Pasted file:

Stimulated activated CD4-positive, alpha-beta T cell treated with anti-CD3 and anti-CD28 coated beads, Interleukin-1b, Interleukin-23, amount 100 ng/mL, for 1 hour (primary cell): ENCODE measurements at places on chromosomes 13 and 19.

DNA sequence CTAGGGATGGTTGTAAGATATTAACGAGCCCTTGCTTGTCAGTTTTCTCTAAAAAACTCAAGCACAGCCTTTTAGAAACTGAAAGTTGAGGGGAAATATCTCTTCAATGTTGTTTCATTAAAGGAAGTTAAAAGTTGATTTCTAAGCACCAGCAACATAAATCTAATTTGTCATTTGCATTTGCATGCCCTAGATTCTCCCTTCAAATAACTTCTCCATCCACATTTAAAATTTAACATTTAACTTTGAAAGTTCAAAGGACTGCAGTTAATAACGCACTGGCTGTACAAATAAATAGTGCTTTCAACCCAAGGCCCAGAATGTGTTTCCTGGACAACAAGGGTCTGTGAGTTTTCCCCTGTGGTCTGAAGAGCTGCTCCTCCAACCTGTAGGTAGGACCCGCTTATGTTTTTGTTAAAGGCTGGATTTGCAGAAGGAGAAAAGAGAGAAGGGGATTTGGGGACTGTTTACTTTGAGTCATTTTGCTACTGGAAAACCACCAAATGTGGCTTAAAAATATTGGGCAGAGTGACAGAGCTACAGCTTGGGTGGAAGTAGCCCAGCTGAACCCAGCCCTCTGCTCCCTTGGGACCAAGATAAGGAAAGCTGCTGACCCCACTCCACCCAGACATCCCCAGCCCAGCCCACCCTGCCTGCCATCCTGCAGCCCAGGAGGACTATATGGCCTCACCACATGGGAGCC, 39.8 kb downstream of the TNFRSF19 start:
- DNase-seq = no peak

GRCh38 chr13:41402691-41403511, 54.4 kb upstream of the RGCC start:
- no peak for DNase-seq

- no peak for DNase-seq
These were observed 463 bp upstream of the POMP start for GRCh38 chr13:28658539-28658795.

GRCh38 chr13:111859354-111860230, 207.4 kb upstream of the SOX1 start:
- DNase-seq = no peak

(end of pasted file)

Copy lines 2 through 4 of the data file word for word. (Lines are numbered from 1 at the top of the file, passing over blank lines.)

DNA sequence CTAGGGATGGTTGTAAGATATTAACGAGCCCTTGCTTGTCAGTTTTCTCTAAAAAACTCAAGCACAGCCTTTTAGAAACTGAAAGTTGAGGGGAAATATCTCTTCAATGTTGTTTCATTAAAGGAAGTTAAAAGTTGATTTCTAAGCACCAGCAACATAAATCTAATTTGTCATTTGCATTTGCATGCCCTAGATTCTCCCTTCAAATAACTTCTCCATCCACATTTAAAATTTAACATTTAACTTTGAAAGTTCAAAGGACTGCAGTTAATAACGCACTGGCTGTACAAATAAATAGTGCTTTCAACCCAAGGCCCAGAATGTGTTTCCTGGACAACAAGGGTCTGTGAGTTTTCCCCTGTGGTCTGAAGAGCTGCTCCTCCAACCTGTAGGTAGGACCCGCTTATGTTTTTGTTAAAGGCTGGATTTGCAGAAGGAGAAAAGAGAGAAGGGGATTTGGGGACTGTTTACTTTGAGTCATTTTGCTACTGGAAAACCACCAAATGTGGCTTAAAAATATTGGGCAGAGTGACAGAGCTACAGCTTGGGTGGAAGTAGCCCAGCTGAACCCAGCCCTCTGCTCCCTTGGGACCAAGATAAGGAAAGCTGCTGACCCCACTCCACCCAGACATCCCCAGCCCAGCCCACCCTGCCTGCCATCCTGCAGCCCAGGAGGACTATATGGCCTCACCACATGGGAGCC, 39.8 kb downstream of the TNFRSF19 start:
- DNase-seq = no peak

GRCh38 chr13:41402691-41403511, 54.4 kb upstream of the RGCC start: